Gov. Kelly has long been critical of the deal with CoreCivic. Back in 2017, before it was approved and she was still a state senator, she claimed that KDOC’s plan hadn’t been fully thought through. She argued that it was already creating chaos in the prison system, as inmates were transferred out of Lansing prior to construction. After taking office in January, she told the Associated Press, “We were just, you know, hoodwinked, I think.”

At the end of the day, CoreCivic will get paid and make out with an undisputed win. “The project remains on-budget,” spokesperson Amanda Gilchrist said in a statement to Mother Jones. “When finished, the project, which will be accredited by the American Correctional Association, will provide a state-of-the-art facility with enhanced safety and security, as well as programming space for rehabilitation of inmates.”

By becoming a long-term landlord for government agencies like KDOC, the company is ensuring a cash flow for decades—which is particularly crucial as the private prison industry faces threats to its long-term profitability, including changing attitudes toward mass incarceration, declining prison populations, and the souring of public opinion regarding private prisons and detention centers. “The private prison industry, at least before the election of Donald Trump, was really rethinking its strategy,” explains Bob Libal, executive director of the anti-private prison advocacy group Grassroots Leadership. Now it seems very likely that additional arrangements like the one at Lansing will be a part of the company’s longterm plans.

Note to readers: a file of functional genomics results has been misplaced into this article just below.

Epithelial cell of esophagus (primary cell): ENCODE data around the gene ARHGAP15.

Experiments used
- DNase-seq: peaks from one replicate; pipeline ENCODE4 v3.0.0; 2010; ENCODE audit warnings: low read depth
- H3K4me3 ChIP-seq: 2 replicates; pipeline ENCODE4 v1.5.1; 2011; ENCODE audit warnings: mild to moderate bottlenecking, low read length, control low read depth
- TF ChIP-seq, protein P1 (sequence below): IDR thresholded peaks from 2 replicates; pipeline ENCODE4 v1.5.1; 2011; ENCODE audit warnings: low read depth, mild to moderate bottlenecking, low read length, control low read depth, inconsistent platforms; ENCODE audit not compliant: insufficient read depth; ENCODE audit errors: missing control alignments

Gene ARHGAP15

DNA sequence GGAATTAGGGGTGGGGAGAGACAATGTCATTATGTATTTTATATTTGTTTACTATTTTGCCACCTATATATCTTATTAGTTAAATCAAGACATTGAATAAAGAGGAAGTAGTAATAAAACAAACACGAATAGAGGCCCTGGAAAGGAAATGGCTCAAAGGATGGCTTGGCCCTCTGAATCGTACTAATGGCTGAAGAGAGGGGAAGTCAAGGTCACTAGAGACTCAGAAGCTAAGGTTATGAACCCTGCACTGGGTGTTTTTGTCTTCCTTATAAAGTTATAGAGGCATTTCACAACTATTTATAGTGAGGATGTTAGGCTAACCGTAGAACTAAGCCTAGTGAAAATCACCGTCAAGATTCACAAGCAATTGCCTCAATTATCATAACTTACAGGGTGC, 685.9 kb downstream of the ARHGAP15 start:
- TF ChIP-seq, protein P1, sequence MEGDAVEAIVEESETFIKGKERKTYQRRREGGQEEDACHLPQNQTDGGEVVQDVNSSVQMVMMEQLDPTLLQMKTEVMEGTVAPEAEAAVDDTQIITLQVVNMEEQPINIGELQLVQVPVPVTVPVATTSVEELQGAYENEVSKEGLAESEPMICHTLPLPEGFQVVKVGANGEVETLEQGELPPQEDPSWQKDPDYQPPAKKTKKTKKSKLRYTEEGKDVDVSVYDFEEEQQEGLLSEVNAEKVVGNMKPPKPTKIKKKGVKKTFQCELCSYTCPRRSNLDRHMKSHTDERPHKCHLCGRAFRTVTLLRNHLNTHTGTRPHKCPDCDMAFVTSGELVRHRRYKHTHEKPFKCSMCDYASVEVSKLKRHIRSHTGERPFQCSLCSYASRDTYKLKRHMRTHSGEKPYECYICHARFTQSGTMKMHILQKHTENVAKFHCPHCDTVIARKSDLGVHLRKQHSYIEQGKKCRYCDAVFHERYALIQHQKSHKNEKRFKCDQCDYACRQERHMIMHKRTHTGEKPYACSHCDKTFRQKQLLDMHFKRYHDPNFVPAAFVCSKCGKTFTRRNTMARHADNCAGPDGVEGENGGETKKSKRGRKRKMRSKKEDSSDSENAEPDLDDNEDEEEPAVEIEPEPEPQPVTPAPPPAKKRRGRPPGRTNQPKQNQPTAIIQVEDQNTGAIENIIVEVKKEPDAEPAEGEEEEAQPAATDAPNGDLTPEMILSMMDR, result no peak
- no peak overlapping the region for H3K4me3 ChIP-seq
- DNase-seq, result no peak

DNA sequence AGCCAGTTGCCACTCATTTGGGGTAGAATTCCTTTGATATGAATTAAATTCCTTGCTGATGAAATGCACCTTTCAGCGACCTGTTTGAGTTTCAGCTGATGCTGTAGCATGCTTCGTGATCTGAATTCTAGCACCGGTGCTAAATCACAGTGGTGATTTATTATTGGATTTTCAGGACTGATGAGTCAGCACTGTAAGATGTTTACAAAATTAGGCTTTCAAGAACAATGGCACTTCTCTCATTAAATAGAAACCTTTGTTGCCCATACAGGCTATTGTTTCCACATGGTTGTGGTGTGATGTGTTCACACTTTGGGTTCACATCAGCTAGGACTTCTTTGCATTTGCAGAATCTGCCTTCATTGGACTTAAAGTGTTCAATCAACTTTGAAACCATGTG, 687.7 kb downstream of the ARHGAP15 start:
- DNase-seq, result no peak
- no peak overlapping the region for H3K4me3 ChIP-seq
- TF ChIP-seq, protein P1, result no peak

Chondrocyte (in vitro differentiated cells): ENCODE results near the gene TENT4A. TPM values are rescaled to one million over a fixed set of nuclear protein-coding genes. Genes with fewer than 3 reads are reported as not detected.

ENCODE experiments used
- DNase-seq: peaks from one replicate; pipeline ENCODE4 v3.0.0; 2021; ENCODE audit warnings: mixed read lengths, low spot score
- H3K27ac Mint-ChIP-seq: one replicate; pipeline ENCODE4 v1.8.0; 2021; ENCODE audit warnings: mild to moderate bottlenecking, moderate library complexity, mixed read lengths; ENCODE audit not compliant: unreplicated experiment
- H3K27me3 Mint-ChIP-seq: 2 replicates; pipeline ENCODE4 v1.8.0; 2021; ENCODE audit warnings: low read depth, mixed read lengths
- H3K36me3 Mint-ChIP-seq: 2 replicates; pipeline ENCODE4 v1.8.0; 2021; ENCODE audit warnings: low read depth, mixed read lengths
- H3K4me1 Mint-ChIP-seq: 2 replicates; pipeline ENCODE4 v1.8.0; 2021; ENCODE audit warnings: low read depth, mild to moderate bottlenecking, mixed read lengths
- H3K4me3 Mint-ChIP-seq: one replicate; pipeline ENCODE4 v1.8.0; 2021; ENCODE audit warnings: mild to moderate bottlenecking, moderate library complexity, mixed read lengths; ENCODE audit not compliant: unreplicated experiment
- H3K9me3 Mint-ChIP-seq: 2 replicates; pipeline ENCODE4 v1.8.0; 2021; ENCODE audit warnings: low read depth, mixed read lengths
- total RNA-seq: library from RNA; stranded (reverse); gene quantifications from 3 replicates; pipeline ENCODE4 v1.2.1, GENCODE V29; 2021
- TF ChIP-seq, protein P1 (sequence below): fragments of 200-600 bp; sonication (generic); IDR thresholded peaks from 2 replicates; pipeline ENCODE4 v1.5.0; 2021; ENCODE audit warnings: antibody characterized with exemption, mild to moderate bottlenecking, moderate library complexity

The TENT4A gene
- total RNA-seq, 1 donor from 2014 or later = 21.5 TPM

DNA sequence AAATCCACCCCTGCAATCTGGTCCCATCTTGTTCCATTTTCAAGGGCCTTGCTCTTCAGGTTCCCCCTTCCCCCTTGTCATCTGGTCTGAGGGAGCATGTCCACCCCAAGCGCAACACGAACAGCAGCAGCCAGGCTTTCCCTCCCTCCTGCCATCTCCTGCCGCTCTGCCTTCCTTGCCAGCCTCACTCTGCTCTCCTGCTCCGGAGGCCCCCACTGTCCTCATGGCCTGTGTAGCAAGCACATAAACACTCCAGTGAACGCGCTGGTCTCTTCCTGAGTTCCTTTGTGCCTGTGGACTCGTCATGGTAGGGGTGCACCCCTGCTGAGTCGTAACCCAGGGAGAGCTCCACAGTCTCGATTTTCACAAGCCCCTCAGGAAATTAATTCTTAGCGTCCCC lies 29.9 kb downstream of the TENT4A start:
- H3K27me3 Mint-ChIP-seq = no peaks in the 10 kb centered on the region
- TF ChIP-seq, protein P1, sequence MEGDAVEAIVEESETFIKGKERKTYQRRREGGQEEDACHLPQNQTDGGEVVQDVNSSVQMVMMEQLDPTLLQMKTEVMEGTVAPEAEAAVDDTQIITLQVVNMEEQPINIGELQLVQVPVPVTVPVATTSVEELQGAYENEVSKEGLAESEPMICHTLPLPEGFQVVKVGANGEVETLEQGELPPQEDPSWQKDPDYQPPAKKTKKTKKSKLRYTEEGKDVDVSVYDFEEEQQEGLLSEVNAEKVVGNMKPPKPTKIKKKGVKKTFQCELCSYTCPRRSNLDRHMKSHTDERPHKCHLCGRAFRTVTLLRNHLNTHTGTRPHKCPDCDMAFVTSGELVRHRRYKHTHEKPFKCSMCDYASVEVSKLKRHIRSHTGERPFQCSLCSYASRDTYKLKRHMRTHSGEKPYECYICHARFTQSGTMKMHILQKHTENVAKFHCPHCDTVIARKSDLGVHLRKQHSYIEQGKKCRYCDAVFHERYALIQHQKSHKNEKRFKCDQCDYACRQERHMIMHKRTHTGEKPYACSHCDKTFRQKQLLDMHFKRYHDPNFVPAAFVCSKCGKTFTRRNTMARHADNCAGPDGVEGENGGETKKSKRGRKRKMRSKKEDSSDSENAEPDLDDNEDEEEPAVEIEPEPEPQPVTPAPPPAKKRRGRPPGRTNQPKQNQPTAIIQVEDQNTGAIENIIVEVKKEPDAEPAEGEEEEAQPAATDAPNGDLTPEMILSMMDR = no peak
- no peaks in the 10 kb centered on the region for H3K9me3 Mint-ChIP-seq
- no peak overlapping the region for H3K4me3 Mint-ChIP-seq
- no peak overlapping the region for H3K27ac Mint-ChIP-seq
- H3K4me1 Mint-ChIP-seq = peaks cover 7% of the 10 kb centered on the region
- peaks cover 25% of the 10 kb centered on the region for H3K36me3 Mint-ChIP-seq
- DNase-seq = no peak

In one sense, the shift toward private prison companies becoming government landlords fulfills a promise made in 2013, when top private prison companies converted from traditional corporations into Real Estate Investment Trusts. The move allowed them to avoid paying taxes on revenue from real estate, while passing more of their profits onto shareholders. Now, income made from prisons and detention centers goes largely untaxed. “By claiming that their primary business is not the caging of human beings, but it’s the owning of the land under the cages, then the companies can save millions of dollars in taxes,” Libal says, “and reinvest that money in more land to build more cages on.”

Beyond real estate, CoreCivic and its main competitor, the GEO Group, have been trying to diversify in other sectors. (CoreCivic literally rebranded, changing its name in 2016 from the more-descriptive “Corrections Corporation of America.“) They’ve snatched up ankle monitoring companies, halfway houses, and parole resource centers, as well as some non-prison-related real estate, which they then lease back to government agencies.